Special Report: The Legacy of 9/11

Special Report: The Legacy of 9/11

September 1, 2021

In the aftermath, American Libraries tried to make sense of the tragedy and our nation’s response, and consider their implications for libraries and American Library Association members. Our 2001 and 2002 reporting covered topics related to collections destroyed in the attacks, communities dealing with Islamophobia, restrictions imposed on civil liberties, and what librarian eyewitnesses remembered … Continue reading Special Report: The Legacy of 9/11


Young woman in blue shirt reads the 10th edition of ALA's Intellectual Freedom Manual

Intellectual Freedom: A Manual for Library Workers

July 8, 2021

What were some of the biggest changes in the manual—such as new laws, policy updates, privacy rules, and technology issue—since the ninth edition in 2015? MARTIN GARNAR: One of the biggest changes was the sheer number of new interpretations of the Library Bill of Rights—eight in total, with topics ranging from religion and politics to … Continue reading Intellectual Freedom: A Manual for Library Workers


Mary Davis Fournier

11 Questions: Mary Davis Fournier

June 16, 2021

Prior to ALA, Fournier worked in neighborhood development, as program director at the nonprofit Near South Planning Board in Chicago. There she directed the Printers Row Lit Fest, the largest free outdoor literary showcase in the Midwest, and the Authors in the Schools literacy program. She also worked in higher education as programming associate at … Continue reading 11 Questions: Mary Davis Fournier



Pottsboro (Tex.) Area Library converted a former junk room into a private telehealth space with its own outdoor entrance. Photo: Pottsboro (Tex.) Area Library

Healthy Distance

May 3, 2021

The pandemic has thrown digital disparities into sharp relief. Between Zoom classrooms, working from home, and costly data plans, even people with reliable online access can be stretched thin. Now, as virtual doctor visits have become more common, inequitable online access has become a public health issue, too. Pam DeGuzman, associate professor for the Department … Continue reading Healthy Distance


A health care worker from Schenectady County (N.Y.) Public Health Services (right) wheels in the vaccine while David Bradley (left), a member of Friends of the Schenectady County Public Library (SCPL) and spouse of SCPL Director Karen Bradley, checks in vaccine recipients. Photo: Karen Bradley

A Shot in the Arm

May 3, 2021

“Now, we’re getting these big commercial vehicles—these long tractor-trailer things that pull in here,” says Bradley. “It’s quite the image.” In 2020, many libraries proved essential to their counties’ coronavirus pandemic response by acting as testing sites, manufacturers of 3D-printed personal protective equipment, and donation centers for food pantries. In 2021, some are once again … Continue reading A Shot in the Arm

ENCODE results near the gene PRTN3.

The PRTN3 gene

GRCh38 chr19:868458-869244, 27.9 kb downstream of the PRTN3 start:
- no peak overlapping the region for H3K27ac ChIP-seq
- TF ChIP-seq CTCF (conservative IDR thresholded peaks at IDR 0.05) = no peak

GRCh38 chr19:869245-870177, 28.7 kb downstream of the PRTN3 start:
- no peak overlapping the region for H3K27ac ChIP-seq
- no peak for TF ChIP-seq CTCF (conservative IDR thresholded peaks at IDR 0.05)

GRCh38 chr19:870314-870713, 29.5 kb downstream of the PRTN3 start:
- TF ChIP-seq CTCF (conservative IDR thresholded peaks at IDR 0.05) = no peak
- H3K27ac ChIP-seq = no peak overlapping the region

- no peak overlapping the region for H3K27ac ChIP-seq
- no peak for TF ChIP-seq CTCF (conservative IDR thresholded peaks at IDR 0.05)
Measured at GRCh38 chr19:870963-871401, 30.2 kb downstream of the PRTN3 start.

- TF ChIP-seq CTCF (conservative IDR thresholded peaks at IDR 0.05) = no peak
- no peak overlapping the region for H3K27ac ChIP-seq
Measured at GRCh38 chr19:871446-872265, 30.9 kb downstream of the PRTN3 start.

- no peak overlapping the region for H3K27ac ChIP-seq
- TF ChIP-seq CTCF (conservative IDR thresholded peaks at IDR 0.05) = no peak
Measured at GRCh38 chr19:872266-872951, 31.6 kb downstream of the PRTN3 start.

From the Executive Director by Tracie D. Hall

A Hurting Thing

May 3, 2021

Usually the calls were about the kids who frequented the library—which ones had graduated, who was off to college or the military, and sometimes, sadly, who had been shot or killed, or gone to jail. One call still haunts me: A teenage boy I knew well was facing serious time in a juvenile detention center. … Continue reading A Hurting Thing


Items from the Greenpoint collection, including a newspaper, a photo of an implosion of natural gas storage tanks, and an award presented to Greenpoint Against Smell and Pollution. (Photos: Brooklyn (N.Y.) Public Library, Brooklyn Collection)

A Movement Grows in Brooklyn

March 1, 2021

Greenpoint, New York, a historically working-class Polish immigrant community, sits at the confluence of the East River and Newtown Creek, at the northwest edge of Brooklyn. This neighborhood of more than 34,000 has also been home to decades of industrial pollution. The Greenpoint Library and Environmental Education Center, a branch of Brooklyn (N.Y.) Public Library … Continue reading A Movement Grows in Brooklyn


A wooden kamishibai box, which contains illustrated cards ((Photo: Geo1208)

Think Inside the Box

March 1, 2021

Clack, clack! Siskind hits the sticks together, sets them down, and opens the flaps on the front of the box to create a small stage showing the illustrated cover of that day’s kamishibai storytime. Kamishibai, or “paper theater,” is a form of storytelling that originated in Japan in the late 1920s. Storytellers would ride into … Continue reading Think Inside the Box


Human visitors explore the butterfly garden at Kokomo–Howard County (Ind.) Public Library’s South branch. (Photo: Kokomo–Howard County (Ind.) Public Library)

Where Monarchs Reign

March 1, 2021

Drawing on their existing relationship with KHCPL, the gardeners discussed planting a community butterfly garden—a sanctuary designed to attract and support the colorful winged creatures at all stages of life—on the grounds of the system’s South branch. “What I love best is that when they wanted this for their community, they first thought of the … Continue reading Where Monarchs Reign


From the Executive Director by Tracie D. Hall

Revolutions Where We Stand

March 1, 2021

Those words seem especially prescient now as we look across the country at the libraries that have struggled most during this period of widespread library defunding and service reductions. Though the COVID-19 pandemic has exacerbated the issue, there has long been an unmistakable correlation between communities that navigate high rates of poverty and those that … Continue reading Revolutions Where We Stand